Most of Wireshark dissectors are written in C/C++ programing language. It is fast and efficient but It requires a full fledged development environment.


Wireshark Generic Dissector

In this method, you describe your data using a specific format and save it in text file(s). Wireshark reads the protocol definitions from the file(s). It is similar to a programming language. Interpreted text files are simple to use but slow for dissecting packets. Wireshark Generic Dissector does not require a development environment. The only thing you need is a text editor.


Scripting language based dissectors

This is a very common method used. Wireshark has a Lua implementation that makes it easy for people who are unfamiliar with C to write dissectors. Lua is a scripting language in that Lua code is read from a plain text script/source file and then executed by the Lua interpreter—a compiled executable itself—dynamically at runtime. Another word for scripting language is interpreted or managed language. Because the code is interpreted at runtime, and generally all memory access is managed by the runtime, Lua, in this case, is the interpreter.


Creating Dissectors for Wireshark

Although I am not familiar with Lua, I will use Lua for this article. It takes a little time to look at its syntax.

Step-1: Declare the protocol. My protocol short name (display filter name) will be "ulive.lua". The long name in the protocol tree will be "Service State Protocol".

ulive_protocol = Proto("ulive",  "Service State Protocol")

Wireshark Dissector Tutorial [Practical Examples]


Step-2: Declare the fields with their types. We will have 3 fields which are:

  • MessageType: It show if the packet is a request/question or response/answer.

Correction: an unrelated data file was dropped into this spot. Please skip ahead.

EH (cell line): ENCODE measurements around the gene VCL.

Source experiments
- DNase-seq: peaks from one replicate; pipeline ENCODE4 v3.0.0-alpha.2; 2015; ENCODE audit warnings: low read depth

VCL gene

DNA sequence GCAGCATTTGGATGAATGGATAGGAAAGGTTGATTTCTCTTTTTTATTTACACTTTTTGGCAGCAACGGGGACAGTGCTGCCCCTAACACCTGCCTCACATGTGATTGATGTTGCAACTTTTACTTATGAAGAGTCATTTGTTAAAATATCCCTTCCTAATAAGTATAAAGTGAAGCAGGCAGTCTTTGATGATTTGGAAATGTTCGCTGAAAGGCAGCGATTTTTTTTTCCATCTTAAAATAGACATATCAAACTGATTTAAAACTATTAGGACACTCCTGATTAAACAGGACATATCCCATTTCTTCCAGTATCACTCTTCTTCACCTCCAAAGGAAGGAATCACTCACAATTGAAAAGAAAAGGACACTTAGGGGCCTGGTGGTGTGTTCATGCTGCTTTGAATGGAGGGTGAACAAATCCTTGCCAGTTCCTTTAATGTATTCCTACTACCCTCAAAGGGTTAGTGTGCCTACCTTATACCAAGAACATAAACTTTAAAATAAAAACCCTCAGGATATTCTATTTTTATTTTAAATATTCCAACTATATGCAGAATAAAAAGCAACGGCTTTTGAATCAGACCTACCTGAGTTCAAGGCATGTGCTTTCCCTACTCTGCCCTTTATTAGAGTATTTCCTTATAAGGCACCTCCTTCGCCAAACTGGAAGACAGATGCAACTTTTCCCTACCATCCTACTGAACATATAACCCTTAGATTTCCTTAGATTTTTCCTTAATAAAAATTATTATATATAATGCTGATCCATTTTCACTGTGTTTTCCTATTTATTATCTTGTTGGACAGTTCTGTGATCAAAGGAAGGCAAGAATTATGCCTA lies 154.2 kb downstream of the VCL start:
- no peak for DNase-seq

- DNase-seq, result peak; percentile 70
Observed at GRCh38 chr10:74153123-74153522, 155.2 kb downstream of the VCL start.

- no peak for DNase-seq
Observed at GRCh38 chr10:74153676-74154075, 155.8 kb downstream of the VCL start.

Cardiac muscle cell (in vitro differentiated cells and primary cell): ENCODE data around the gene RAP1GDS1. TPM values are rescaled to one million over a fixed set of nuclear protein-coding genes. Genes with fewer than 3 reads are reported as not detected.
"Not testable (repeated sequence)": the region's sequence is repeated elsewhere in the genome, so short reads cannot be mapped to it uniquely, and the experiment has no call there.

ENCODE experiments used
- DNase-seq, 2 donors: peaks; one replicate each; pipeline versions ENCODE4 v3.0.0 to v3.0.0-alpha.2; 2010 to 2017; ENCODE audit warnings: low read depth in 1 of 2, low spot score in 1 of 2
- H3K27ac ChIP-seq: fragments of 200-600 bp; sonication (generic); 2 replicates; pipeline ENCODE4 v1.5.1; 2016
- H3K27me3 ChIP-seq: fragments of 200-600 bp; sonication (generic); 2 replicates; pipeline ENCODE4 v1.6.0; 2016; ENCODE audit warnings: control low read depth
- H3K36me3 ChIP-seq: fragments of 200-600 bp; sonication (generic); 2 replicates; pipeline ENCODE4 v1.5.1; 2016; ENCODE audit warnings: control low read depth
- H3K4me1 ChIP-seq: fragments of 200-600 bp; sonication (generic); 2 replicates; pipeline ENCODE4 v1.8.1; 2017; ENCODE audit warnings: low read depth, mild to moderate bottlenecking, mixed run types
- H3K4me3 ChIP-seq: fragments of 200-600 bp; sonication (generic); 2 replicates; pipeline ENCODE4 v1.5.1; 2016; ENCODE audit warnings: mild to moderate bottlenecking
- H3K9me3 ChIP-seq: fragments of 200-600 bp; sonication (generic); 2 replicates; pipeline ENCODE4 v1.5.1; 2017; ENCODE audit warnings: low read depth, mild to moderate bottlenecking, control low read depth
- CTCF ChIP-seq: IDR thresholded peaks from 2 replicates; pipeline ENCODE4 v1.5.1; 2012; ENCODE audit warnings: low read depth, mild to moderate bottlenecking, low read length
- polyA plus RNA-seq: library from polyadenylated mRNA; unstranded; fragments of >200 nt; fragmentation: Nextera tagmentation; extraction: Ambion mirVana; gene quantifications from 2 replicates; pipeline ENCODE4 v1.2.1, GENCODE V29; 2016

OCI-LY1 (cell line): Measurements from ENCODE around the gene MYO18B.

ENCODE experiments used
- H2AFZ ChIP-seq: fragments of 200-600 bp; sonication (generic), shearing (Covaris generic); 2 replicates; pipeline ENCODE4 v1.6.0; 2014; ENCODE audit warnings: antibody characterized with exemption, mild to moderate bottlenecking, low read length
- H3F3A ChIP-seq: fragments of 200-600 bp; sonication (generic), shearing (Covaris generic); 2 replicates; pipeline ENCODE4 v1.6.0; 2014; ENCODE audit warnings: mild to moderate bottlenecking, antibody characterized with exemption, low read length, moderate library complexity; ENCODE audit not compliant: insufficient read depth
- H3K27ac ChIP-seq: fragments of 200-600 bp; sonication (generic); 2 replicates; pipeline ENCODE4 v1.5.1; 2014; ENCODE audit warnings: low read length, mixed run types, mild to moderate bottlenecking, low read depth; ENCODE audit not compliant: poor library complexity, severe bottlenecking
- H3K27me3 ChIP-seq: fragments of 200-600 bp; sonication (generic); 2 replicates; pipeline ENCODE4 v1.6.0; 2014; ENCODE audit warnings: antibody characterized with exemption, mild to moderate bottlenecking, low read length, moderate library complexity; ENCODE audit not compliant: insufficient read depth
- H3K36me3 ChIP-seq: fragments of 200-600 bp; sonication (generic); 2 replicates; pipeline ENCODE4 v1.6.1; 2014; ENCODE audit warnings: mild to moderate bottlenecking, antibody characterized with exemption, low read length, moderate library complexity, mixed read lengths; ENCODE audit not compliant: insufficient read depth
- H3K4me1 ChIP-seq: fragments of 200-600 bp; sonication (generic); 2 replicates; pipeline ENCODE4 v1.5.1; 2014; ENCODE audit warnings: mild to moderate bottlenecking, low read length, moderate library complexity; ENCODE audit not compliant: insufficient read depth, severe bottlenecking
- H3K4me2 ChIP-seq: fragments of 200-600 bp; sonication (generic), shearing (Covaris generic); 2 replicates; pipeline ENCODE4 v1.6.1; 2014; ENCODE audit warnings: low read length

• Question: It shows the question type.
  • Answer: It shows the answer type.
msg_type =ProtoField.uint8("ulive.MessageType","MessageType",base.DEC)
question_type =ProtoField.uint8("ulive.Question","Question",base.DEC)
answer_type =ProtoField.uint8("ulive.Answer","Answer",base.DEC)

Wireshark Dissector Tutorial [Practical Examples]


Step-3: Register your fields.

ulive_protocol.fields = {msg_type,question_type,answer_type}

Wireshark Dissector Tutorial [Practical Examples]

The dissector must register its data fields with Wireshark so that Wireshark knows how to display them. If you do not register the fields, you will get the error above.


Step-4: Create a dissection function which takes 3 parameters:

  • buffer: It is the data on the top of TCP. The dissector will walk through the buffer of bytes.
  • pinfo: It contains the data about the packet.
  • tree: The tree on which we append our subtree.
function ulive_protocol.dissector(buffer, pinfo, tree)
	-- set the protocol column
	pinfo.cols.protocol = ulive_protocol.name; 
	-- create the protocol item tree
	subtree = tree:add(ulive_protocol,buffer())
	-- get the first byte for distinguishing the message type
	mtype = buffer(0,1):le_uint() 
	-- now, do the comparisons
	if mtype == 1 then  -- if the packet is a question
	mtype_str = "Question" 
	subtree:add_le(msg_type,buffer(0,1)):append_text(" (" .. mtype_str .. ")")
	qtype = buffer(1,1):le_uint()
	-- find the question type
		if qtype == 1 then